In Outlook Kenneth L Shropshire, director, Wharton Sports Business Initiative, spoke about the IPL owners and their team performance and links with business performance. Interesting to note the differences since businesses often end up mimicking sports (note terms like talent, coaching, superstar players, etc.):
To what extent do the principles of running a business apply to sports?
It is often tough to determine this. The best measure of success is that if you have a team, say the Yankees, which consistently wins, your profits from that team increase as well. At times, teams are criticised for not finishing very high in the rankings; but then some of them are purchased for a very low price too.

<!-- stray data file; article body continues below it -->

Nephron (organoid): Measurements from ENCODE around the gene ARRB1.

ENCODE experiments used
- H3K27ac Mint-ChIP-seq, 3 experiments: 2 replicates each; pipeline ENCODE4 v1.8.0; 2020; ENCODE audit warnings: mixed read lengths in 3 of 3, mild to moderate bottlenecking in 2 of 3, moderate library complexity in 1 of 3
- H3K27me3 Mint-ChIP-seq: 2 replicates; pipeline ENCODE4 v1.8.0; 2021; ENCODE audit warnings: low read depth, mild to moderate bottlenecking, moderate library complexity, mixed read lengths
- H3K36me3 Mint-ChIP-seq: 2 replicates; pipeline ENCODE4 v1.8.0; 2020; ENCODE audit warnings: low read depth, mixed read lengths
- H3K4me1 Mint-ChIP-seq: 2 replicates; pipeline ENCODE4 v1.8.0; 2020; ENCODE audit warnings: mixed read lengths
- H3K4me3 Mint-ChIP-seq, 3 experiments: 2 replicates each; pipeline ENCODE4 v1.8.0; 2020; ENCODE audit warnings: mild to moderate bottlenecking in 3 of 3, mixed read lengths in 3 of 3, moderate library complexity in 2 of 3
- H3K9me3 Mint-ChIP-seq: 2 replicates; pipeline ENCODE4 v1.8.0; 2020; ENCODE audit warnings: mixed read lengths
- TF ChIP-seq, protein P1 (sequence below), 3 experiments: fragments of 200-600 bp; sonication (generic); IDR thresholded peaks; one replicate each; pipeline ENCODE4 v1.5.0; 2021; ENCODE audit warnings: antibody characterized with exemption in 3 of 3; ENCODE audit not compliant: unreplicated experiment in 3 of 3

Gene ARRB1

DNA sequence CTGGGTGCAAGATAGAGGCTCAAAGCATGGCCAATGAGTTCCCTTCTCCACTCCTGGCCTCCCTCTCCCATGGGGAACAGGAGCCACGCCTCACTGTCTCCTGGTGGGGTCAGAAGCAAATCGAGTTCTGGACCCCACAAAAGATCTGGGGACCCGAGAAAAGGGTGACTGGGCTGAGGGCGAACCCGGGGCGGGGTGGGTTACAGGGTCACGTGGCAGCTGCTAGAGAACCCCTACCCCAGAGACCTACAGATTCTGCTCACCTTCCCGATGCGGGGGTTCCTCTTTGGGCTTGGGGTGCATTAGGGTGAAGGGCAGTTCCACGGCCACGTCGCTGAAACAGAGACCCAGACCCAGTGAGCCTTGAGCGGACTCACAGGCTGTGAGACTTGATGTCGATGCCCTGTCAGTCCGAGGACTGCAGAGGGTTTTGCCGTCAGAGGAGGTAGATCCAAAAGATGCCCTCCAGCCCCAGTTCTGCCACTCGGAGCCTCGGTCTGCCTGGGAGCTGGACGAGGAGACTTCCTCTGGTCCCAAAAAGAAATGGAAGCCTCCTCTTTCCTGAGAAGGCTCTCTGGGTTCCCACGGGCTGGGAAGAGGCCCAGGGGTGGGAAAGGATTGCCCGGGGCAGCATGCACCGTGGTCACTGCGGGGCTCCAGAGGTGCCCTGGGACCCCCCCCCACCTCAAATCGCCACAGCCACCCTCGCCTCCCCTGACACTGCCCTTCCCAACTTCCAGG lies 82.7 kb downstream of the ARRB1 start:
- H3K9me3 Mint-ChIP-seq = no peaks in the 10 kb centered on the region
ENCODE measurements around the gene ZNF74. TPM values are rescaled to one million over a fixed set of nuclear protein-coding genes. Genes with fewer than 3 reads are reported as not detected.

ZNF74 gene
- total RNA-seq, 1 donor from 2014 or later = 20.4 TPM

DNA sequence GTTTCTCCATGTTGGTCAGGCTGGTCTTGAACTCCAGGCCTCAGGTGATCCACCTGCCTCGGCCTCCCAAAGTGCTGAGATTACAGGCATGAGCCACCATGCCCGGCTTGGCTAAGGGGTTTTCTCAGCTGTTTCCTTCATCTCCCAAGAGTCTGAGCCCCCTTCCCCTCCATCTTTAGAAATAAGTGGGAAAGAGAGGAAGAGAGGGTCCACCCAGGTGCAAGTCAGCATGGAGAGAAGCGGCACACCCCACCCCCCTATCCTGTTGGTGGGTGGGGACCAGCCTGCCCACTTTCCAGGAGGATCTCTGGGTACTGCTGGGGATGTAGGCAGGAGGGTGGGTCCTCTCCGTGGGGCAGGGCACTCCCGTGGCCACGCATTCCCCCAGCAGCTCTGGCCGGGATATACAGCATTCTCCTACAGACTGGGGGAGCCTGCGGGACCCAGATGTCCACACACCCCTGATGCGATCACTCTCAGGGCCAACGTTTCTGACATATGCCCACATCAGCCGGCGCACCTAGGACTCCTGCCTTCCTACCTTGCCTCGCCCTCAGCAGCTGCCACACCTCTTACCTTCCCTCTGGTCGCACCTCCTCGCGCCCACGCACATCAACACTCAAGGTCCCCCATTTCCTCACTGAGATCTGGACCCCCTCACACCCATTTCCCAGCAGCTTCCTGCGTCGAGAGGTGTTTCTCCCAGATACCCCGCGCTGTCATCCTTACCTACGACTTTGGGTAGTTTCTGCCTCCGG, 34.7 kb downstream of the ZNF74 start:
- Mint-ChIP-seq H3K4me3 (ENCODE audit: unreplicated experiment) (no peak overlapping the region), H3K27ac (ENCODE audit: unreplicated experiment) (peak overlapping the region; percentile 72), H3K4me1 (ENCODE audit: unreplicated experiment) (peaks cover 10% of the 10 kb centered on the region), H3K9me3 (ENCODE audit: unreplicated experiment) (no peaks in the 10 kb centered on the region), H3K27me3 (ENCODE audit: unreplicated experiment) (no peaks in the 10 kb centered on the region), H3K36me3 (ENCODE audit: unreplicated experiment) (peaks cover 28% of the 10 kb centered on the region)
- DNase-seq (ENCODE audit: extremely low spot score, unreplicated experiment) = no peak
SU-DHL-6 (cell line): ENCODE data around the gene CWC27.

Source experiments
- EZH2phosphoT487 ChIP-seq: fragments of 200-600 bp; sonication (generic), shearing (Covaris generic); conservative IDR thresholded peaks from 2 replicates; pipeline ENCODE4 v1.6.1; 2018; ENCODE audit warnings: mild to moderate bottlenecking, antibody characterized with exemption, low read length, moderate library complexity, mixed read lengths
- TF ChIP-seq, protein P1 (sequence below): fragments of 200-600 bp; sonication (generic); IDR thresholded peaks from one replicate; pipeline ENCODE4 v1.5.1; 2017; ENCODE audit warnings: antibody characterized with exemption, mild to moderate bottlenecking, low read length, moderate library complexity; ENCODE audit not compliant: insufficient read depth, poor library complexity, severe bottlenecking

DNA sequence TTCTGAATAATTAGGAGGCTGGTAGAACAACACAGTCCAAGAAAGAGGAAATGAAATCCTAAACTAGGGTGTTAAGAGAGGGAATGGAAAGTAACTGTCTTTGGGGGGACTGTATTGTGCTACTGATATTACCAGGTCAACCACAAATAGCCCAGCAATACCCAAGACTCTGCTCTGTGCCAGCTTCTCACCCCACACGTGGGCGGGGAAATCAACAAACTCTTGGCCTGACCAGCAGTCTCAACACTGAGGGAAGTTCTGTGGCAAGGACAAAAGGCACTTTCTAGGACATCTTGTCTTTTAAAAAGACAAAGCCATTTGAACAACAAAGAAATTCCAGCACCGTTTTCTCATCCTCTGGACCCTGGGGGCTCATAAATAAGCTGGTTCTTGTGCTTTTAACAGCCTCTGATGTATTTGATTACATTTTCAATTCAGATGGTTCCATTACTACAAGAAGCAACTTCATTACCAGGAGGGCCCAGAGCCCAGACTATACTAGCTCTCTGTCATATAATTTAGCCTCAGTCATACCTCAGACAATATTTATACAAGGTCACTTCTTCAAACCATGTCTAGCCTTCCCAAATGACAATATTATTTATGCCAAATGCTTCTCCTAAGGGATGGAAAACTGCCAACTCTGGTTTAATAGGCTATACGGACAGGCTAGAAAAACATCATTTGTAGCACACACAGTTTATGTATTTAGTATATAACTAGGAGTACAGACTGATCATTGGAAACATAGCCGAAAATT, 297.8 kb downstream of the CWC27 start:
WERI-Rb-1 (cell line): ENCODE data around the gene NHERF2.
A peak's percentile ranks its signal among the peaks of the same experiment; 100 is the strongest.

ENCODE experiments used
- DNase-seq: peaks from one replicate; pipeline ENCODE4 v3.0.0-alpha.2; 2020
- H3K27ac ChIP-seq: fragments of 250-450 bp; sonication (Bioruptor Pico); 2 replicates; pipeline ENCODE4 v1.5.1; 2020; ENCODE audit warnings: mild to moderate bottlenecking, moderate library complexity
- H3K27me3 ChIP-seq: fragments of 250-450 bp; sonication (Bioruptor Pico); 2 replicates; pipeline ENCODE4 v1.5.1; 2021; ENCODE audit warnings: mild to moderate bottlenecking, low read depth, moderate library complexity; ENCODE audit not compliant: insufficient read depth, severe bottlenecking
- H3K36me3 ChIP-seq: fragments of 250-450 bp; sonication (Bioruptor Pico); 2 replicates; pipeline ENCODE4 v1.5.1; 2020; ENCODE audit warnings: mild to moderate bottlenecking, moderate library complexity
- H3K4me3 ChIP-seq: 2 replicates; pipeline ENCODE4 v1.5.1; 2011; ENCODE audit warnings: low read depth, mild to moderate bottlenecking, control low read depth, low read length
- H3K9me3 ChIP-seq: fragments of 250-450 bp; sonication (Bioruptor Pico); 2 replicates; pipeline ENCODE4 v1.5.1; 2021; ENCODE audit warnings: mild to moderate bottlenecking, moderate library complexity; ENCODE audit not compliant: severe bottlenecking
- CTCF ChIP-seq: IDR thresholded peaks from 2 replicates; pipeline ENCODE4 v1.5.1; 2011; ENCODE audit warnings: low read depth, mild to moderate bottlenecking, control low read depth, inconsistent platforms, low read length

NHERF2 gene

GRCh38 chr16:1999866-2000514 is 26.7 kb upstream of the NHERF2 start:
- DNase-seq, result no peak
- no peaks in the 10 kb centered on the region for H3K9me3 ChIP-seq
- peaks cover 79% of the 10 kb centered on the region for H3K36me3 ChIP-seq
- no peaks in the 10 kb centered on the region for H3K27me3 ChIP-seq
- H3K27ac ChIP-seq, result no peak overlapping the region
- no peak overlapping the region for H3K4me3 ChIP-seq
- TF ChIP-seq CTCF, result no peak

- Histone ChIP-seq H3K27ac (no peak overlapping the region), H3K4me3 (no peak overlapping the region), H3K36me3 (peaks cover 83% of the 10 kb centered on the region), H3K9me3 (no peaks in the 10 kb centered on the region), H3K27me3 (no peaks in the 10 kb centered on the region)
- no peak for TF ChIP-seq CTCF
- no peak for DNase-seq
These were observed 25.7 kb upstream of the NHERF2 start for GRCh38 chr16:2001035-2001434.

How are conflicts between managers and owners or players often resolved?
One way is to see how much profit-sharing there is within the league. Players who do well need rewards, they should be encouraged to do better. But teams within a league also need to be encouraged to compete. That depends on optimal profit-sharing.
What about leagues pushing sportsmen to do more than they are able?
Too much emphasis on performance in sport, where you cross an ethical or legal barrier, is not viewed positively by the public in the US. That's why we're having problems with performance enhancement drugs, steroid use etc.
Related stories here on Outlook website:
What's not that clear is the strategy of using brands to piggyback on the fortunes of a sports team: defeat can have a negative impact on the brand. That's why experts say it's best to just treat it as a standalone business. "Corporate values do apply in the world of cricket; but unlike a regular business, these values do not make the outcome of a match predictable,"